With the progressive failure of my hearing, even the music that has been an integral part of my being will someday go. But on this score (pun intended) I'm not sure what I will do. Can I continue to be happy with the memory of Shostakovitch’s Seventh or Abbess Hildegard's ethereal praises? No wonder Beethoven got so damned grumpy!



When Gandhi died his worldly belongings could fit in a shoe box. (But at least he could hear! Like me, he had big ears, but his worked!) Two of those items were books. If it came to the point where I couldn't read.....well, there you have it.



And so, I read this musty, expendable book of superlative writing from the most finely crafted of periodicals – my mother read The New Yorker throughout her life and claimed she had never found a single typo in all those years – and think Sic transit gloria mundi. Some day I, too, will be divested. Right now, though, I can still hear, still communicate, still help. Still feel clumsy when I try to learn the kora.



Four days ago I saw a neighbor's daughter with a bandage around her foot. I had language trouble getting a decent story but there were abrasions and puncture wounds. The foot was swollen and she had pain all the way into her groin, indicating spread along the lymphatics. We got the local medicine and dirt washed off and after some to-ing and fro-ing I managed to get her a supply of an appropriate antibiotic. Today the foot looks a lot better. The family wouldn't have done anything about it and she could easily have lost the leg...or her life. I'm still concerned about tetanus since she hasn't had a booster since infancy, 15 years ago.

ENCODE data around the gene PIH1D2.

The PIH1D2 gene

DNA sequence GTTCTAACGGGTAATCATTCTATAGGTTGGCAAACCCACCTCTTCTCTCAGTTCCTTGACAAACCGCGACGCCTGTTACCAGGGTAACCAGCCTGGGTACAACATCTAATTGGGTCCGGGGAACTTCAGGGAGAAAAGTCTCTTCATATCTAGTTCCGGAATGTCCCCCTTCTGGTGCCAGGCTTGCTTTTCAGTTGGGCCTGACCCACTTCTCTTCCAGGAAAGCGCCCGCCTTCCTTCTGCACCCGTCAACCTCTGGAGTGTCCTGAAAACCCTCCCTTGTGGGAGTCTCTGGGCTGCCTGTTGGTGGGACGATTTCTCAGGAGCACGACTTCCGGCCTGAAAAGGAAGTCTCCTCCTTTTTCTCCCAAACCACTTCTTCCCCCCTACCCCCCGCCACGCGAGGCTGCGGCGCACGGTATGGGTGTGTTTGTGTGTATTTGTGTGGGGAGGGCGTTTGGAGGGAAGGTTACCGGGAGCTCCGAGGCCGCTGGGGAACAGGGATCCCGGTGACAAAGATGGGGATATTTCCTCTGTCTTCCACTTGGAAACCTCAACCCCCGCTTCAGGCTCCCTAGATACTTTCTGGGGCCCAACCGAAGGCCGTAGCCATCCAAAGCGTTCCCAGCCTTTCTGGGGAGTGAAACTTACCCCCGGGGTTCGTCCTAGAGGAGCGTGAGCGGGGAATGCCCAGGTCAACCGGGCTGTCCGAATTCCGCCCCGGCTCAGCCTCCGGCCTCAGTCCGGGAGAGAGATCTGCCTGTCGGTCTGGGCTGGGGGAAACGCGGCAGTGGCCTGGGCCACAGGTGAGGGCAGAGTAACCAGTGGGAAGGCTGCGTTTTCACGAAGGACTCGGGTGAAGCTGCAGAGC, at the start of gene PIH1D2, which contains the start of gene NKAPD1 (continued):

It's a simple thing but not a small thing.



And the girl still hasn't smiled at me.






For those of you who haven't ordered a copy of the new 2nd Ed. of my book TOUBAB: AN AMERICAN DOCTOR IN WEST AFRICA there's still time to get one to stuff down your favorite stocking. (Sorry, too late for you Hanukkah advocates!) Drop me a line and I'll send instructions. Profits, of course, go to WAME projects......good stuff!!



May you all survive the holidays with equanimity!




David Levine

Make a difference! Support WEST AFRICA MEDICINE & EDUCATION Check out our website at www.westafricamedicine.org

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Here's a face to connect with the name for you folks who haven't met him or gotten to know him.


The two of us at Torrey-



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What a story.


Just one question though, and please excuse my ignorance.


Aren't Malaria innoculations available to prevent occurance of this disease? Are they region specific?



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Nice n Easy Rider
What a story.


Just one question though, and please excuse my ignorance.


Aren't Malaria innoculations available to prevent occurance of this disease? Are they region specific?



No, there is no malaria vaccine. Several drug companies and the US's NIH as well as the World Health Organization are funding clinical trials of vaccine candidates but even the best to date give temporary protection at best. The Bill & Melinda Gates Foundation is investing heavily in this area and right now the most cost-effective measure seems to be distribution of mosquito nets for the beds (about $10 per net).